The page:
Improvisation for University Classroom Collaboration

Welcome!

Welcome!

Welcome!

1. Collaboration

Benefits of Collaboration


Students benefit from working in teams.

Group Projects


Instructors can – and should – teach effective collaboration as part of team projects.

Interpersonal Skills

Interpersonal skills needed for effective collaboration

· listening for understanding

· embracing change

· sharing information with others

· recognizing others

· improving self-awareness

· reaching consensus

2. Improv Background

Description of Improv


Improvisation is performing without a script.

Improv Rules

Four Rules of Improv

Click each statement to learn more.

1. Say "yes."

In order to keep an improv scene moving forward, both players must agree to accept whatever their scene partner has proposed. If your scene partner mimes handing you a hammer, you must accept that you have received a hammer and not contradict your scene partner by saying, “That’s not a hammer.” Saying yes is about affirming what your scene partner has offered.

2. Say "yes, and..."

In addition to accepting what your scene partner has offered, you must add something to the interaction. If your scene partner mimes handing you a hammer, you might state, “Thank you. Now I can hang our engagement picture on the wall.”

3. Make statements.

Asking questions does not forward a scene. Instead, it puts the ownness back on your scene partner to come up with additional ideas. If your scene partner mimes handing you a hammer, and you ask, “What am I supposed to do with this?” you have essentially asked your scene partner for more ideas without providing any ideas of your own.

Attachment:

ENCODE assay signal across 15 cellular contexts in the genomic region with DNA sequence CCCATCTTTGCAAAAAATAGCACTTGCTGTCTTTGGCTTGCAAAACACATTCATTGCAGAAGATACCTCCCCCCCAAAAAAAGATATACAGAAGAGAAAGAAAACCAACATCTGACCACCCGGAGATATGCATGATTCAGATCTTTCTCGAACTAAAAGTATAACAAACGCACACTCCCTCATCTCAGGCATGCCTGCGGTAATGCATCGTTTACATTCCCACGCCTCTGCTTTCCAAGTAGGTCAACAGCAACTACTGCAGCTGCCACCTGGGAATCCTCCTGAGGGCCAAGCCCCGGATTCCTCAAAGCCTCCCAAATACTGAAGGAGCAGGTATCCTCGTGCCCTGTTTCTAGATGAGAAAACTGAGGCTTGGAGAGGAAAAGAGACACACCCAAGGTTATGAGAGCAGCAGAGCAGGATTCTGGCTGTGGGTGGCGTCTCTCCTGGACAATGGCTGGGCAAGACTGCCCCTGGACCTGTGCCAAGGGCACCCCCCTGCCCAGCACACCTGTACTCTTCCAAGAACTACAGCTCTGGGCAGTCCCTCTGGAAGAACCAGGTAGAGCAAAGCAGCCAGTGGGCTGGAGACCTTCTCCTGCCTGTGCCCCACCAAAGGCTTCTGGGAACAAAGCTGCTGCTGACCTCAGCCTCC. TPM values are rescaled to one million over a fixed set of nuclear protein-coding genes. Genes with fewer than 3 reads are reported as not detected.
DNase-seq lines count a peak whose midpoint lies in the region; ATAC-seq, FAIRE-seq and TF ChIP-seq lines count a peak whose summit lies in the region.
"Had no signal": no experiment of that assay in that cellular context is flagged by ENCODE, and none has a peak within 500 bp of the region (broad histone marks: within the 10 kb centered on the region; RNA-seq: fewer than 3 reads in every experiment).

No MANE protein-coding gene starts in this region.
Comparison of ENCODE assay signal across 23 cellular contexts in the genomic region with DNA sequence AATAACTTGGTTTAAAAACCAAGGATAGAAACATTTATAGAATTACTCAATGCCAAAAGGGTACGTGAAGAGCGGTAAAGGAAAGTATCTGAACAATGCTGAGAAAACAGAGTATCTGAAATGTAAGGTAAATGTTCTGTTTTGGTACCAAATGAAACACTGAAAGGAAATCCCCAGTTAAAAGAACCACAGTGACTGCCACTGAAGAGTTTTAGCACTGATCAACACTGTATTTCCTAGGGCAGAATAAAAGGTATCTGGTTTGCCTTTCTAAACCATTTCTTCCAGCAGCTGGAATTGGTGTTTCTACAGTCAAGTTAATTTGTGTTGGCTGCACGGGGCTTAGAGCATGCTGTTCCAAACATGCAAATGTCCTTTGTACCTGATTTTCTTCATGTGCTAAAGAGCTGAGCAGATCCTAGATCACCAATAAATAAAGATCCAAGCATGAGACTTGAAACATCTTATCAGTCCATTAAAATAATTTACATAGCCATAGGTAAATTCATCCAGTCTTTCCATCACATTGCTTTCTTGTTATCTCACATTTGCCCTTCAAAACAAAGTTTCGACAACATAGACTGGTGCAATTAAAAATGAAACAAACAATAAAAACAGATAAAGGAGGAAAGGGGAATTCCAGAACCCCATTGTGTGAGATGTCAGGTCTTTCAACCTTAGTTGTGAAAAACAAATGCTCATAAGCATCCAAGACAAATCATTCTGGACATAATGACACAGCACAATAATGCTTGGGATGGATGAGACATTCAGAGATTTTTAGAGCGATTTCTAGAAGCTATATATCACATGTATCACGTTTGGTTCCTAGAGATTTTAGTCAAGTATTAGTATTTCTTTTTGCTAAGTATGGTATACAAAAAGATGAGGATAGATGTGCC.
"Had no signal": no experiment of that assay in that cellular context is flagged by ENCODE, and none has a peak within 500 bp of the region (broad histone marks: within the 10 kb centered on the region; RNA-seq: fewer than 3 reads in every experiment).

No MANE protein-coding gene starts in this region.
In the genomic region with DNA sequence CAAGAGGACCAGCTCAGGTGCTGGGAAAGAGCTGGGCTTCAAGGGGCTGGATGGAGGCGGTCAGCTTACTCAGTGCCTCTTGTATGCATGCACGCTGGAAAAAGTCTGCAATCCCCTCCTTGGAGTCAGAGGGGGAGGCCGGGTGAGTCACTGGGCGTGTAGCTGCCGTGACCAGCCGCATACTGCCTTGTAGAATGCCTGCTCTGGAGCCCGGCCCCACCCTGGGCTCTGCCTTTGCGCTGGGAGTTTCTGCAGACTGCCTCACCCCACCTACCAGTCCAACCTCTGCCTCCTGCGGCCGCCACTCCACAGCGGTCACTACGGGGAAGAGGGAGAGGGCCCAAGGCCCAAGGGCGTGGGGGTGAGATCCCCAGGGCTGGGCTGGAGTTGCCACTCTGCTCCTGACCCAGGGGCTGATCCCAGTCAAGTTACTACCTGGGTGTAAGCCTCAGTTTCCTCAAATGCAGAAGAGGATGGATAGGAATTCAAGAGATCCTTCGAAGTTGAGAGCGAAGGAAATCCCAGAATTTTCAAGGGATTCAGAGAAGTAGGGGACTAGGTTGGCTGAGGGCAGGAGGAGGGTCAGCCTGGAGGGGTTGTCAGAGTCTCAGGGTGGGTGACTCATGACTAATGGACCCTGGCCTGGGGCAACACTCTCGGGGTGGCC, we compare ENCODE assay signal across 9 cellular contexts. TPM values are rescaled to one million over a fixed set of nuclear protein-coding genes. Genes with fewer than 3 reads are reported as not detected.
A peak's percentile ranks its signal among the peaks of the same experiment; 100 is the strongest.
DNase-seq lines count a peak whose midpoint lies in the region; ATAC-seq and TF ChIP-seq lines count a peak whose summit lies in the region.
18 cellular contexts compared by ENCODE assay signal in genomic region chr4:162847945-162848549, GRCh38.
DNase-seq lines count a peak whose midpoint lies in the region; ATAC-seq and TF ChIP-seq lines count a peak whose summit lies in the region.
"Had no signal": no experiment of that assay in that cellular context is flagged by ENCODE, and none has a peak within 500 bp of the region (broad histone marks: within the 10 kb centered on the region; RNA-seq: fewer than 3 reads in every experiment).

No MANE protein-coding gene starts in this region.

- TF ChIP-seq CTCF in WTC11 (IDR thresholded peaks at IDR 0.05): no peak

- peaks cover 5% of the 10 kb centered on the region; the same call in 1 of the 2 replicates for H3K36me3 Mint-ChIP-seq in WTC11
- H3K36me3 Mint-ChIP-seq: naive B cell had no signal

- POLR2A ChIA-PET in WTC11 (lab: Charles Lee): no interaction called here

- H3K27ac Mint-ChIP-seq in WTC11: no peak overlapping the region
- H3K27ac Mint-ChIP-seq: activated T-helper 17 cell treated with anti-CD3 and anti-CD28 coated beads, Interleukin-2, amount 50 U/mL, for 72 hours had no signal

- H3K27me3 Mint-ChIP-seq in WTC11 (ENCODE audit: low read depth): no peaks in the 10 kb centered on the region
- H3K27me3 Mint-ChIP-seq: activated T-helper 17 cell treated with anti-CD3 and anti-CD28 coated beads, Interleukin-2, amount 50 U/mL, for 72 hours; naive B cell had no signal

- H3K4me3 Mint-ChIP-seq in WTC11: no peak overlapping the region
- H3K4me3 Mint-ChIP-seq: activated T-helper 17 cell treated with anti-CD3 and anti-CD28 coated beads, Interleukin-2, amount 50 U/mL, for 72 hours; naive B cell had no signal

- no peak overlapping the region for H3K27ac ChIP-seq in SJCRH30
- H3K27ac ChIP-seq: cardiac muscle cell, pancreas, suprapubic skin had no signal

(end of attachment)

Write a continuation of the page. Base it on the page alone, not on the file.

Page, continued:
4. There are no mistakes.

Improv is NOT about second-guessing or placing blame. Improv is about accepting offers, making decisions, and moving forward with those decisions. If you make what you consider to be a “bad” decision, no problem. Just move past it. In improv, “mistakes” are actually opportunities.

Improv in Business

The skills learned in improv—support, trust and embracing the ideas of others—align well with skills needed in the workplace.

Improv in Business Classes

Business schools use improv as a way to prepare their students for the workplace.

Improv Classes at MSOE

Improv has been used in MSOE classes.

3. Improv Games

Games

Mouse over a game to learn how it works.

4. Classroom Challenges with which you may need help

Challenges

Classroom challenges with which you may need help

Click each item to learn which improv games can help address that challenge.

Creativity

If your students need help with creativity, with digging deeper, and finding connections between disparate concepts, try these games:

· I am a Tree

· Two-Person Scene

· Mind Meld

· Dance Like This

Self-Confidence

If your students need help with self-confidence or are reluctant to engage with others, try these games:

· Mind Meld

· Dance Like This

Working Together

If your students need help working with others and student work is incomplete or lacks cohesion (because team-members are hesitant to coordinate with each other) try these games:

· Two-Person Scene

· I am a Tree

Active Listening

If your students need help listening to each other, if one person seems to dominate decision-making, or there are unresolved inter-group disagreements, try these games:

· I am a Tree

· Two-Person Scene

· Mind-Meld

Eye Contact

If your students need help with eye contact, try these games

· Pass the Clap

· Mind-Meld

Inclusion

If your students are self-isolating, or need help being inclusive and accepting others’ ideas and contributions, try these games:

· I am a Tree

· Pass the Clap

· Dance Like This

 

5. Thanks and Further Reading

Thanks and Further Reading

Improvisation for University Classroom Collaboration

Produced by Tammy Rice-Bailey, PhD & Kim Baker, ABD

 

Thank you to the following individuals and organizations for their help with this course:

James Boland

Kat Di Leo

Eric Kokonas

Amanda Mickelson

The Milwaukee School of Engineering

MSOE Theatre Troupe

Mojo Dojo Comedy

Lee Rowley

John Salsieder

Jared Stepp

 

Further Reading